• Two charities say patient evidence was excluded from NHS England’s drug funding review
  • One said new process set up to engage with patients would “inform but not influence” decision
  • NHS England refutes claims and says criticism from one charity was “questionable at best”

Patient groups have called NHS England “unbelievably arrogant” for failing to listen to patients during drug funding reviews.

Two charities representing patients with rare medical conditions criticised the national body’s process for evaluating new drugs, with one claiming it had to “fight every step of the way”.

NHS England’s clinical priorities advisory group advises the regulator on which specialist services and treatments should be prioritised for funding. The final decision is then made by a specialised commissioning oversight group.

Minutes from December’s meeting of the all-party parliamentary group on rare, genetic and undiagnosed conditions revealed discussions around the approval process for the drug Selexipag, which has been developed for people with pulmonary arterial hypertension.

Gerry Coghlan, a consultant at the Royal Free London Foundation Trust, told the committee that “evidence provided by patients… was excluded” from the CPAG process. It is unclear why and NHSE has refuted this claim.

A London-based doctor involved in treating tuberous sclerosis complex, who asked not to be named, also told HSJ that patient evidence had not been considered during the assessment process for using the drug Everolimus to treat the condition.

Both drugs have since been approved for funding.

Since these concerns were raised NHSE has piloted a new process, called a “lived experience template”, to standardise the way it engages with patient charities during a drug appraisal.

Susan Walsh, the head of the charity Primary Immunodeficiency UK, was one of the first to complete the template and said it was “unbelievably arrogant” of NHSE to give her just 20 working days to do so.

She said: “What teeth do these reports have? [NHSE] said it will not change the decision-making methodology and indicated they will be quality controlled when submitted. [There] was no assurance it would be read. We don’t know what happens in that process. It is very opaque.

I had to use my wages paid for by the charity to fill out this form and we are operating on less than one full-time equivalent. I don’t think our situation is unique”.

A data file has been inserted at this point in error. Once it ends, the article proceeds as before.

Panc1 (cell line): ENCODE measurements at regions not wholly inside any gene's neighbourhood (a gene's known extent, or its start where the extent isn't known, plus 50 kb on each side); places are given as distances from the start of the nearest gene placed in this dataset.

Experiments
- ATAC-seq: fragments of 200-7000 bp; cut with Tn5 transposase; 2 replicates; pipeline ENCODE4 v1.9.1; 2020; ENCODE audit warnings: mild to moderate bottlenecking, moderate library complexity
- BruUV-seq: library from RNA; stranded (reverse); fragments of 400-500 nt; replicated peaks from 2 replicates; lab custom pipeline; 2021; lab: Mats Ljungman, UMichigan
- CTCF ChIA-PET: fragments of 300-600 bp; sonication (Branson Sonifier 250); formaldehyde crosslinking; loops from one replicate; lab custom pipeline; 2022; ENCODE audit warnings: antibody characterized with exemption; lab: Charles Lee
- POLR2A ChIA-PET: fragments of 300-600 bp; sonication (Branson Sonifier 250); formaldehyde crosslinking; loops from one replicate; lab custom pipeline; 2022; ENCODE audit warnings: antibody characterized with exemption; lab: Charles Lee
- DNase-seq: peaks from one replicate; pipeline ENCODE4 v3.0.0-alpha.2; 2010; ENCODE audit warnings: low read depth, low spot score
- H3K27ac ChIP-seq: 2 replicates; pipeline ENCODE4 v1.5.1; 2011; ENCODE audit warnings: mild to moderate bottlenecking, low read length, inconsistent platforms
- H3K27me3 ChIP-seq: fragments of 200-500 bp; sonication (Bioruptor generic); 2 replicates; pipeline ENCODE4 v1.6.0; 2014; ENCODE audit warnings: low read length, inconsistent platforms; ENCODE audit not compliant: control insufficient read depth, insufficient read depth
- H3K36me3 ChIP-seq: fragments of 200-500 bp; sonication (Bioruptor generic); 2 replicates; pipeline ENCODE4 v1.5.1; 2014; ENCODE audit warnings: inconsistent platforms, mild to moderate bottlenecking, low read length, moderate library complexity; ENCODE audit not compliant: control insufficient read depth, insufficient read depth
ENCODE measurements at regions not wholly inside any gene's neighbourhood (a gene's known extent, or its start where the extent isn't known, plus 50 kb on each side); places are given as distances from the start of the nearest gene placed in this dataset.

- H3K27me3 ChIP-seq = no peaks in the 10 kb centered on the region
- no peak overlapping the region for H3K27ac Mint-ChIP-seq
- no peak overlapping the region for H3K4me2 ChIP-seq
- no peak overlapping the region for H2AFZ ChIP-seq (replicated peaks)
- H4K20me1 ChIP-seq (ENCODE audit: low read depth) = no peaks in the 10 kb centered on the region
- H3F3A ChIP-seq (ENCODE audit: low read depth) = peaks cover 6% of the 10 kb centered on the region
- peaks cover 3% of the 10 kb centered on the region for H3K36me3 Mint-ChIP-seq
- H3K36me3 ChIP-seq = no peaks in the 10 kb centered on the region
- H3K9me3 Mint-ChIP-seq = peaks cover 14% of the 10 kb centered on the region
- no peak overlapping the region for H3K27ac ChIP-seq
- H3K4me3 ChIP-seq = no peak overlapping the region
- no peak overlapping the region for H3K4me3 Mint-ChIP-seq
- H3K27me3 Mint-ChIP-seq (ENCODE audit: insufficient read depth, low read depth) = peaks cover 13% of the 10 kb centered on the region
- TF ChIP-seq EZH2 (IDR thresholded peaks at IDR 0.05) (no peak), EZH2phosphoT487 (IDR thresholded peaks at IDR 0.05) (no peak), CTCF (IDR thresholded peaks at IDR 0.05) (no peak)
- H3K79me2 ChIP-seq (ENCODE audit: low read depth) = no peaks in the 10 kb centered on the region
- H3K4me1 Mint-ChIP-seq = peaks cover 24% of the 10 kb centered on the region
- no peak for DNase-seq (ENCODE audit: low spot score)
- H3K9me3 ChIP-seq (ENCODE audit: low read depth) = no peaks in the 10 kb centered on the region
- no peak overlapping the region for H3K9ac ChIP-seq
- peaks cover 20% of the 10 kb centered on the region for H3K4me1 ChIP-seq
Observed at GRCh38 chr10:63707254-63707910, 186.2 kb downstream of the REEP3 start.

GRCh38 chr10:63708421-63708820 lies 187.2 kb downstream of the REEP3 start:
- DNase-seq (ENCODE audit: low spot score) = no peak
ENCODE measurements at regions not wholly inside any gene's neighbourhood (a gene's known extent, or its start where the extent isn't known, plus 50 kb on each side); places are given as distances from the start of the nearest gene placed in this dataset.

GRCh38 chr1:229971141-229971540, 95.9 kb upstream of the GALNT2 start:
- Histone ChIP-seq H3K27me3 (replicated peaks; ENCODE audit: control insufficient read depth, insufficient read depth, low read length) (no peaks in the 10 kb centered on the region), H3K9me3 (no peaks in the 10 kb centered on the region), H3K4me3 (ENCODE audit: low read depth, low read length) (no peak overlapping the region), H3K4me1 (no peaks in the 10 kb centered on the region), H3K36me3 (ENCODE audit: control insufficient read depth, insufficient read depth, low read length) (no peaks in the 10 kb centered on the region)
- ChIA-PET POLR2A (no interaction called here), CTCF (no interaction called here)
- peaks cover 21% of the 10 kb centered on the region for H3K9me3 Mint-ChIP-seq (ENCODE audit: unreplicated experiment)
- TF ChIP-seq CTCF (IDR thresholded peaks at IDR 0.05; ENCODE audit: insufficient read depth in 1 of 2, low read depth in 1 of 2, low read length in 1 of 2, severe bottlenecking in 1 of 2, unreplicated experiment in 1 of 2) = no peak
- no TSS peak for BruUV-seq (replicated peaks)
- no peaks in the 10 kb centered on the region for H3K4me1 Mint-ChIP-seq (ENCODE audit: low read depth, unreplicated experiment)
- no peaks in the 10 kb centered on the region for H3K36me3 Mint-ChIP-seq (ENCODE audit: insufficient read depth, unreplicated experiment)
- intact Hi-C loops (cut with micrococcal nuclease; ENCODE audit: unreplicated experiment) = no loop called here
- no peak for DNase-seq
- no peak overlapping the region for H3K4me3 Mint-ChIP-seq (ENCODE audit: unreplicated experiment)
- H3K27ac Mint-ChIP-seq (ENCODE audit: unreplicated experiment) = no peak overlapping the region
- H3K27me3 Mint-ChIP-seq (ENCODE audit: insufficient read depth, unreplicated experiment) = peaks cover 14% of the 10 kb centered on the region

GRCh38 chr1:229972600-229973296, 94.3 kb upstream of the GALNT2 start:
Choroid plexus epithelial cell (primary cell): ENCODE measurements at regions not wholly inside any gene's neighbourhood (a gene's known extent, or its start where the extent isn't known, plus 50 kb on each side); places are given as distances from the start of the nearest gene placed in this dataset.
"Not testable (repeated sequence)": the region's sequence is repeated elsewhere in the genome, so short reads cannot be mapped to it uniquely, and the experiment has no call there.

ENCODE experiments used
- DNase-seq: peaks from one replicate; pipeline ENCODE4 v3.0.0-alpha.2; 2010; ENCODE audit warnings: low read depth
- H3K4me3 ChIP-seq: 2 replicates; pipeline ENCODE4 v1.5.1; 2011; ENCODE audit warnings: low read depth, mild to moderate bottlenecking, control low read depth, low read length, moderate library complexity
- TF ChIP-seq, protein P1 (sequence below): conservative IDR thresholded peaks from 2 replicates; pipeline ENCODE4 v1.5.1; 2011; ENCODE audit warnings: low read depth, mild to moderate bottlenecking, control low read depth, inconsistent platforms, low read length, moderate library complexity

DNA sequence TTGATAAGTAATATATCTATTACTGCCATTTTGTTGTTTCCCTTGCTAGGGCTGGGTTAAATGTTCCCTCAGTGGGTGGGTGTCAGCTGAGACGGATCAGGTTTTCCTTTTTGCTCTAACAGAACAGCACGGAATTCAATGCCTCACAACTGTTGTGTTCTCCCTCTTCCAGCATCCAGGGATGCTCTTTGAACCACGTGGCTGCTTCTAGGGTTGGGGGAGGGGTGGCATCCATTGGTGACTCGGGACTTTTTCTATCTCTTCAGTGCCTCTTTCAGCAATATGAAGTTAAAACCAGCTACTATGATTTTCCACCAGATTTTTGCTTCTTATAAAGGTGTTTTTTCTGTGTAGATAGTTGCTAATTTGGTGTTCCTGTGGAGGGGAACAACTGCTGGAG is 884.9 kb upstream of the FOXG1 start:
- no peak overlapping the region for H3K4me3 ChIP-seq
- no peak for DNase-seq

Iain Armstrong, chair of the Pulmonary Hypertension Association, also criticised the process on similar grounds.

He told HSJ: “[Engaging with NHSE was] painful and raised quite concerning issues around openness and transparency, not only through a lack of interest but also about building a massive barrier around patients. We had to fight every step of the way to get patients heard.”

NHSE told HSJ that PHA is part funded by the manufacturer of Selexipag. The charity mentions pharma funding on its website but does not name companies.

Dr Armstrong also said NHSE accepted some information of the patient experience of living with pulmonary hypertension “on the grounds it could inform but not influence the decision. What is the point of information if not to influence?”

The NHSE guidance paper on the new process said some small patient organisations “may” receive some funding to complete the report.

An NHSE spokeswoman said: “To be criticised about ‘issues around openness and transparency’ on this decision by an organisation [PHA] receiving tens of thousands of pounds from the manufacturer of Selexipag, is questionable at best.

“We remain committed to ensuring the patient voice is heard and are currently testing ways to give charities and patient representatives an additional opportunity to contribute to [the CPAG] process.”

Jayne Spink, CEO for Genetic Alliance UK, an umbrella group for charities representing rare diseases, said: “Many patient groups, especially those operating on limited resources, are likely to struggle to develop their submissions. For this reason, dedicated resource to support patient groups as they engage with NHSE would be very welcome.”